Regardless of what it’s caused by (such as work, school, or personal relationships), stress is something that affects us all. For some, stress can be a minor and infrequent occurrence, while for others it can be a reoccurring, daily problem, resulting in serious mental health issues such as depression and anxiety.

The most important thing when it comes to dealing with stress and anxiety is not only identifying the triggers, but also being able to recognize how it affects us. For example, some individuals under stress may want to find some downtime – whether it’s keeping to themselves by finding a quiet room and reading a book, or taking a vacation. This is known as a cooling-off period. For others, dealing with stress isn’t as simple. One of the most common ways that individuals will self-treat their stress is through food – otherwise known as emotional eating. Food isn’t just something we consume to satisfy our hunger. Food can also mean comfort and can help relieve those feelings of anxiousness, sadness and/or loneliness. That being said, emotional eating doesn’t actually solve anything. Not only does the stress remain, but we also tend to feel guilty for eating – especially if we overeat, which is also easy to do when you’re under a lot of stress.

Regardless of how tempted you might be to try and relieve your stress through eating your favourite candy bar, greasy French fries, pint of ice cream or other favourite food item, it’s important that you find other, healthier alternatives to dealing with your stress. The best way to do this is to practice mindful eating; but in order to do that you first need to be aware of what’s happening around you or to you to cause the stress and therefore make you want to eat your emotions away in the first place. Start by asking yourself the following questions:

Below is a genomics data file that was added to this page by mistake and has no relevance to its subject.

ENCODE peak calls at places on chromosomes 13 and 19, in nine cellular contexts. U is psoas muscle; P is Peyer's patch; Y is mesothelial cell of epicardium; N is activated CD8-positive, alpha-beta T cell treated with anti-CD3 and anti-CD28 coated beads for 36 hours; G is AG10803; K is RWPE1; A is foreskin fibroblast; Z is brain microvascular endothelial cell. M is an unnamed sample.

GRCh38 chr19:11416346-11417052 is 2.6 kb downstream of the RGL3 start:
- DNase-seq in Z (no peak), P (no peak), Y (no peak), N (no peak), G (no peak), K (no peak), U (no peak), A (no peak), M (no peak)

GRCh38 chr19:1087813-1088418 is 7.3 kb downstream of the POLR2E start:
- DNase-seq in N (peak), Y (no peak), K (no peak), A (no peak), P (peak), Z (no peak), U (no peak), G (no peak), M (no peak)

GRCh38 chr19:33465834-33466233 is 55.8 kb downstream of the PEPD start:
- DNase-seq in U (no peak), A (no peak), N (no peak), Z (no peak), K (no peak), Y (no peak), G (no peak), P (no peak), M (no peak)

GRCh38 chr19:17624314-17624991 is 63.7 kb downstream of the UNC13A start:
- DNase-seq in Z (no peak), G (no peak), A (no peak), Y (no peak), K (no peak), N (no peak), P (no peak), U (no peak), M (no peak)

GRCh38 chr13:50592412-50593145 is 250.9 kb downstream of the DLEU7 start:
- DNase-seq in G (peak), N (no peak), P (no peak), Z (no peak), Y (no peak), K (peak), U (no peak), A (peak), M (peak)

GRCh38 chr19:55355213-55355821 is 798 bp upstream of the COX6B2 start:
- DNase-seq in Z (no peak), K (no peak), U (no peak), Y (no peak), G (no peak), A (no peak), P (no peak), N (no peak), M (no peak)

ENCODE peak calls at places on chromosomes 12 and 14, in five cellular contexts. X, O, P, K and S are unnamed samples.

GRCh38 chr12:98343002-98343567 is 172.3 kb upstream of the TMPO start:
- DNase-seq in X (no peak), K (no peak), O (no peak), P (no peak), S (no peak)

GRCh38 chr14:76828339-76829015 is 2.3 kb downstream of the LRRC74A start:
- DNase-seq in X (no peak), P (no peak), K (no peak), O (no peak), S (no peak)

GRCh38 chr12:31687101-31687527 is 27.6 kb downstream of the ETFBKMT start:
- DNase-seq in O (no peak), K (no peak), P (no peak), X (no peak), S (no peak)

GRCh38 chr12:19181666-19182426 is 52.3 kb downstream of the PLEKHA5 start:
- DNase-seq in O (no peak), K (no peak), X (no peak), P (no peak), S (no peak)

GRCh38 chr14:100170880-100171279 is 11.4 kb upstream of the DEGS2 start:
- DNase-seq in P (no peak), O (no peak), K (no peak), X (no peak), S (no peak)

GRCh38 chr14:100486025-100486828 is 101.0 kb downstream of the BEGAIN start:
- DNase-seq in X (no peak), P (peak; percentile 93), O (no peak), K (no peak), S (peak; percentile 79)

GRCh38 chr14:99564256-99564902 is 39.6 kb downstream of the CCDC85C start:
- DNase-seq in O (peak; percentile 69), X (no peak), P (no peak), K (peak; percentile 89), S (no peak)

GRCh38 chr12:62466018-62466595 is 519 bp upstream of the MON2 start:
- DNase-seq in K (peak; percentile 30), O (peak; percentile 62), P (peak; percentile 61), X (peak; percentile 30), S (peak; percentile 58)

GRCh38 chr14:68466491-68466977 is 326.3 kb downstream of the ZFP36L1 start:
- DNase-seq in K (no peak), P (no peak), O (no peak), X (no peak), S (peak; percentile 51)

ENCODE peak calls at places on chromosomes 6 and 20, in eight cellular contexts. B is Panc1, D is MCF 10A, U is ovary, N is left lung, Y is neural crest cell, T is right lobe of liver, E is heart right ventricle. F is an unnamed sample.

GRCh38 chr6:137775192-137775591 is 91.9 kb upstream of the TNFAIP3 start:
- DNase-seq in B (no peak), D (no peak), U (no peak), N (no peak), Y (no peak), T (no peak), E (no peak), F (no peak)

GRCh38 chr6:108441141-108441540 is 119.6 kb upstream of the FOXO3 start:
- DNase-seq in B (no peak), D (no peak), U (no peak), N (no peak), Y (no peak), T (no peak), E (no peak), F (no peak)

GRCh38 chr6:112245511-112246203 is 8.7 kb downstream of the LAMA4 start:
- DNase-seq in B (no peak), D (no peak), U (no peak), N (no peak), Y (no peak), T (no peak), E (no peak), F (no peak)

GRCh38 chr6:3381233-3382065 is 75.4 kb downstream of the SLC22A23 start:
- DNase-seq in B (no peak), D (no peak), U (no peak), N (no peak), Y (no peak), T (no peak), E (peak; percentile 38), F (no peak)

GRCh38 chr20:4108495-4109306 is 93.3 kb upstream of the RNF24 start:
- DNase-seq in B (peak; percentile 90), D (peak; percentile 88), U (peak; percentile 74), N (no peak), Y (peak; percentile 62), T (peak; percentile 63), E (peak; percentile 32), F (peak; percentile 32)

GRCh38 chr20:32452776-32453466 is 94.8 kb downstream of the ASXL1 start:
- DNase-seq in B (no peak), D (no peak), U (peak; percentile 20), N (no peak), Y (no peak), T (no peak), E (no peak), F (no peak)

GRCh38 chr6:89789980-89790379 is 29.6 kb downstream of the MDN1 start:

• Do you eat more when you’re feeling stressed out compared to other times?
• Do you eat even when you don’t feel hungry or are already feel full?
• Do you tell yourself that eating will make you feel better?

If the answer to any of those questions is “yes,” then there may be a problem. That being said, by answering yes to those questions, you’re also aware of the fact that the problem exists, which is an important step in being able to develop different coping mechanisms. Also remember that emotional hunger is something that tends to come on overwhelmingly suddenly, makes you crave specific comfort foods, doesn’t actually leave you feeling satisfied, and often leads to guilt and shame for overeating – all completely different feelings compared to those of someone with normal eating habits. Once you’ve identified what your triggers might be, comes the hard part: Finding those healthier alternatives. Before you eat, ask yourself why you’re eating. Are you picking up food because you’re upset or because it’s lunch and you know you need to have 3 well-balanced meals every day? Secondly, pay attention to the food choices you make. As mentioned, comfort foods are commonly associated with emotional eating, so always make sure you’re choosing foods that are healthy and nutritious. Failing to follow these steps can eventually result in serious eating disorders. If you suffer from severe stress, anxiety or other mental health issues, never hesitate to reach out for help from a trusted medical professional.